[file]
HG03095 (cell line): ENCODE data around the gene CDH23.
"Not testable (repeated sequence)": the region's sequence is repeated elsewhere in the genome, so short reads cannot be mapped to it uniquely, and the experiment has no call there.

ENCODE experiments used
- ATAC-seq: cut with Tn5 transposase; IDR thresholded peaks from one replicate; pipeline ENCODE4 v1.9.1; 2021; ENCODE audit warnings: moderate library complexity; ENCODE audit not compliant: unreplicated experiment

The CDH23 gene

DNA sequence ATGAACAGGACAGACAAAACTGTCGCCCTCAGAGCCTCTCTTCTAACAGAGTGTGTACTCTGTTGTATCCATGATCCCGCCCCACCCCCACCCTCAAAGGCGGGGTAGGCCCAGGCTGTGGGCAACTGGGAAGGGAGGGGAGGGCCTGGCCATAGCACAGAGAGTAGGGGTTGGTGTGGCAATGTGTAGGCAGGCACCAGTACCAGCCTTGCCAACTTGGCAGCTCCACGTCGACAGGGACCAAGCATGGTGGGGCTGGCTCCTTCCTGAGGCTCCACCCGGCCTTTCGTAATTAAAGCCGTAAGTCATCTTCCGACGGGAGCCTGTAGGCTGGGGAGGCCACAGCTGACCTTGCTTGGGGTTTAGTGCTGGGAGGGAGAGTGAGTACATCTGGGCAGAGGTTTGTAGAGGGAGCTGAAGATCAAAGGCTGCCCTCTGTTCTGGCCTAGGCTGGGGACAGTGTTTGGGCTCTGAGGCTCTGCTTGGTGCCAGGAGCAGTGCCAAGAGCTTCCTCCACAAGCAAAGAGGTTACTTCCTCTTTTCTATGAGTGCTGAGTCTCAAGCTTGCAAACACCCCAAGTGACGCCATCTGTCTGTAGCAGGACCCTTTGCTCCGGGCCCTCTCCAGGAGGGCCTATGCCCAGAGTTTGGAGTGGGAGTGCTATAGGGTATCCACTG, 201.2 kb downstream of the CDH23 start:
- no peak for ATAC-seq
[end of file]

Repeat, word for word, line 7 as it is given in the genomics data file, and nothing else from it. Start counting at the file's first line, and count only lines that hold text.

- no peak for ATAC-seq